The Children of Vonderly
nytheatre.com review by Martin Denton
October 1, 2007
Lloyd Suh's new play The Children of Vonderly begins with a gorgeous, warm scene: Jerry and Sasha, two of the eponymous adopted children of a recently deceased father, are sitting together in the kitchen. Jerry, who is paraplegic and in a wheelchair (and African American), is feeding Sasha, who is mentally retarded (and Asian American). All the while, she's chattering about this and that, and he's reassuringly explaining what's going on with the family: that now that their father is dead, they need to be extra mindful of their mother, and that there will be changes in the household. What's palpable is the love these two share (tribute to the writing and to the fine acting of William Jackson Harper and Jackie Chung); it appears that Old Mr. Vonderly's apparent dream of building an American family out of the most diverse and disparate elements has worked on the most fundamental level.
Suh's play traces Jerry's journey over the next several weeks, as he copes with the many changes. And they're legion: his mother has been thrown over the edge by her new loneliness and her new responsibilities; two of Jerry's siblings, Noah and Georgia, are planning to run away together (they've fallen in love); Jerry's oldest brother, Benjamin, fights mercilessly with the mother; and eventually, as Jerry becomes increasingly unable to manage things (and remains more or less permanently drunk), a caretaker/psychologist named Chuck Halberstreith is invited into the Vonderly home to try to sort things out.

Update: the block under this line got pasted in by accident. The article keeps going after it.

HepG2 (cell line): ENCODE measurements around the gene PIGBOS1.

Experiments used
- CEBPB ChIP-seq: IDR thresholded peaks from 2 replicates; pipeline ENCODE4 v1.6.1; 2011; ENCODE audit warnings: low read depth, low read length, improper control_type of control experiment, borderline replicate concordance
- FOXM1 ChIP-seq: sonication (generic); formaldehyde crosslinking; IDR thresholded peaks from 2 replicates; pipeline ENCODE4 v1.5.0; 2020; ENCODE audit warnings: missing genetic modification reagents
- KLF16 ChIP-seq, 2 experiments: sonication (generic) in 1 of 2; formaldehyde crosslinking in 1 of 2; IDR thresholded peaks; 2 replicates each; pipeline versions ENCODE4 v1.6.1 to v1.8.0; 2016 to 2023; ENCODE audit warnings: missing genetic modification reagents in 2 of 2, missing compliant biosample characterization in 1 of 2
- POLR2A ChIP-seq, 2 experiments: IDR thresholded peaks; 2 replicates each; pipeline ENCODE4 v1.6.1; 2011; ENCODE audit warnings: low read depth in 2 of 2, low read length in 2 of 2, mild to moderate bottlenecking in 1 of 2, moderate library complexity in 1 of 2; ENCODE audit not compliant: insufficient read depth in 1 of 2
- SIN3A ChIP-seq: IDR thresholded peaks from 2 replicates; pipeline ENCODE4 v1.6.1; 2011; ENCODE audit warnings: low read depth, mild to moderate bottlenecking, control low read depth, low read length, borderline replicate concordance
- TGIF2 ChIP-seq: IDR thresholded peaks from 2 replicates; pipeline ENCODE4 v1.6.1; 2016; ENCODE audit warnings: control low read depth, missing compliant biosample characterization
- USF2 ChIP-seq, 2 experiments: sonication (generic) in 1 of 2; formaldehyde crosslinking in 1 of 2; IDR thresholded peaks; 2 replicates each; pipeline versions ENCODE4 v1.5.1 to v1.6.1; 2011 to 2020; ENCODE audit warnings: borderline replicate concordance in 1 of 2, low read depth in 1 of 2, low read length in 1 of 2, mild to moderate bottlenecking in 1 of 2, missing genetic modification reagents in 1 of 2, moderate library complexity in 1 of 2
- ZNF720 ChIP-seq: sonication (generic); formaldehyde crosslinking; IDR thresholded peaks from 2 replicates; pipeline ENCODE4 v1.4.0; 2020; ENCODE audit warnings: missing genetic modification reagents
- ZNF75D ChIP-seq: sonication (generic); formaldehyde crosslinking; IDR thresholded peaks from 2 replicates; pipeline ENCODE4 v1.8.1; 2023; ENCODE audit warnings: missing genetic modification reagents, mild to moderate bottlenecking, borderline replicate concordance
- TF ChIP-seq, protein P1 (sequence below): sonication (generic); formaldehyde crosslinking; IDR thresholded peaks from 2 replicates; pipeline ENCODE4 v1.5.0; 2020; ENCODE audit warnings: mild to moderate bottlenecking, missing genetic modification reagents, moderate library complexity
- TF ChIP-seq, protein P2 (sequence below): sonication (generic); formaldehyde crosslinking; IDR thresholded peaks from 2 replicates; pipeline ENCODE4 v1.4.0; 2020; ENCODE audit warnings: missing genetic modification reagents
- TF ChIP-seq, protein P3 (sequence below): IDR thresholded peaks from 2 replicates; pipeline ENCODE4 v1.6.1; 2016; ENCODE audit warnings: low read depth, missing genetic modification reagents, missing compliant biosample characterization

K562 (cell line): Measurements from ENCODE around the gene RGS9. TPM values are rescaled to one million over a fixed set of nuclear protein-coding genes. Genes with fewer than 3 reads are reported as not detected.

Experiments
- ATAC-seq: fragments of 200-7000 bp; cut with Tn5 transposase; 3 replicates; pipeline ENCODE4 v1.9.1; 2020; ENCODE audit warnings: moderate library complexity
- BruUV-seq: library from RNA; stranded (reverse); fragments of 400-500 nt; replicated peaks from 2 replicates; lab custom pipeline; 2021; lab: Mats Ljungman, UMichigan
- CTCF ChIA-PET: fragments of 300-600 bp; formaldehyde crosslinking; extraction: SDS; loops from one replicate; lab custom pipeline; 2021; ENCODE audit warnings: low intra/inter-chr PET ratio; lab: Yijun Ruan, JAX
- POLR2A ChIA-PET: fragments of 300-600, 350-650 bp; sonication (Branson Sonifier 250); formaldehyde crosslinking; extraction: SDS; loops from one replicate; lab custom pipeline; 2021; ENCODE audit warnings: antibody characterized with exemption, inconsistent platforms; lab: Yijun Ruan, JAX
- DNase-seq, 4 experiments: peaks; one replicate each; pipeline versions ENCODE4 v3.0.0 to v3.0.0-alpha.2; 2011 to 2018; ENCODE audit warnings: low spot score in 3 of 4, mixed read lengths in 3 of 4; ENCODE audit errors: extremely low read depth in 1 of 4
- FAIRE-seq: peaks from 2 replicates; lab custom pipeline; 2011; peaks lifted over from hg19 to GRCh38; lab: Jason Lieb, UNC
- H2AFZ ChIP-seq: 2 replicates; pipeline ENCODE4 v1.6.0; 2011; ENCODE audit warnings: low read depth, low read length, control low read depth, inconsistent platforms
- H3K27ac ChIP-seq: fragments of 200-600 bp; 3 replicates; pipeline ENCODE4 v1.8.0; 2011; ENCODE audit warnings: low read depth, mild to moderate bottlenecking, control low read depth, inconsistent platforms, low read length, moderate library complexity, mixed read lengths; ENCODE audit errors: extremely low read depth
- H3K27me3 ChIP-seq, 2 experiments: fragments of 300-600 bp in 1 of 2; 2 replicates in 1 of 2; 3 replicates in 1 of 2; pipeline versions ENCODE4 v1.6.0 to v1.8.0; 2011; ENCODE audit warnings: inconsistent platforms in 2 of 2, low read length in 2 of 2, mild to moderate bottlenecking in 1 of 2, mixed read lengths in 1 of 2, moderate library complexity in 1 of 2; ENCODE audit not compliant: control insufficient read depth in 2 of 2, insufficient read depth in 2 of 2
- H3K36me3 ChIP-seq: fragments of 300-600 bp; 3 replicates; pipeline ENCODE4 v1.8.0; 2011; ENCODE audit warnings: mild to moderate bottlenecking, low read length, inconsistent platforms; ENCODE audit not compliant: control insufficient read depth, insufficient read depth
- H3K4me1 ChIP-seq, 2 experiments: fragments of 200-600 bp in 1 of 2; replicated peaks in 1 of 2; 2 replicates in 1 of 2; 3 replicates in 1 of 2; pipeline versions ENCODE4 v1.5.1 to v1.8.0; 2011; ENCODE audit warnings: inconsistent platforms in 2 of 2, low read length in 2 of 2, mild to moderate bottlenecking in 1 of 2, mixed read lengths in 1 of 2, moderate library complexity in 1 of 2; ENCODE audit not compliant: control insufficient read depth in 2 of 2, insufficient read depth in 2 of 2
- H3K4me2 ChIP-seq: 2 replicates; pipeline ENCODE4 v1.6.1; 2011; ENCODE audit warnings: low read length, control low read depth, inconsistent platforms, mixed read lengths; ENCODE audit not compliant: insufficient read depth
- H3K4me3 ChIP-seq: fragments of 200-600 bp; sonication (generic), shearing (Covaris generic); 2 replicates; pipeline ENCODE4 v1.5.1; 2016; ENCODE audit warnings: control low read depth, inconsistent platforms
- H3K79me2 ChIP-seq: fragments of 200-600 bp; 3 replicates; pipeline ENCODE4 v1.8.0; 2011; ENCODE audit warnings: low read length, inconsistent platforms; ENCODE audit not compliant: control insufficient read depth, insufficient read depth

It all turns out to be a bit more than a single play can effectively harbor: Jerry's personal story, grounded in his deep affection for the members of his household, is really sufficient fuel for the plot of The Children of Vonderly, but Suh loads the piece down with other, less well-explored subplots, such as the mother's breakdown and the Noah/Georgia romance. Scenes where Harper's Jerry interacts with his siblings are golden, though, as are those where he deals with Chuck, well-acted by Paco Tolson and thankfully portrayed as neither a quack nor a wimp.
Ralph B. Pena's realization of the piece, for Ma-Yi Theater Company, is full of warmth and intelligence. The design elements—Sarah Lambert's spare set, Maiko Matsushima's naturalistic costumes, and Josh Bradford's evocative lighting—serve the play beautifully. The performances are generally excellent as well, led by Harper's exquisite turn and including, in addition to those already mentioned, Shawn Randall as a retarded brother, Abraham; Stephen Jutras as Benjamin; Hoon Lee as Noah; and Maureen Sebastian as Georgia. The main misstep here is Lynn Cohen's portrayal of Mrs. Vonderly, and it might be the script's fault—we just don't have a feel for what this woman was like before her husband died, and as a result, the dynamic of her relationship with the children remains fuzzy.
But The Children of Vonderly is, for the most part, a loving and thoughtful portrait of a young man's coming to terms with his limitations and his heart's true desire, and is a splendid addition to the new theatre season.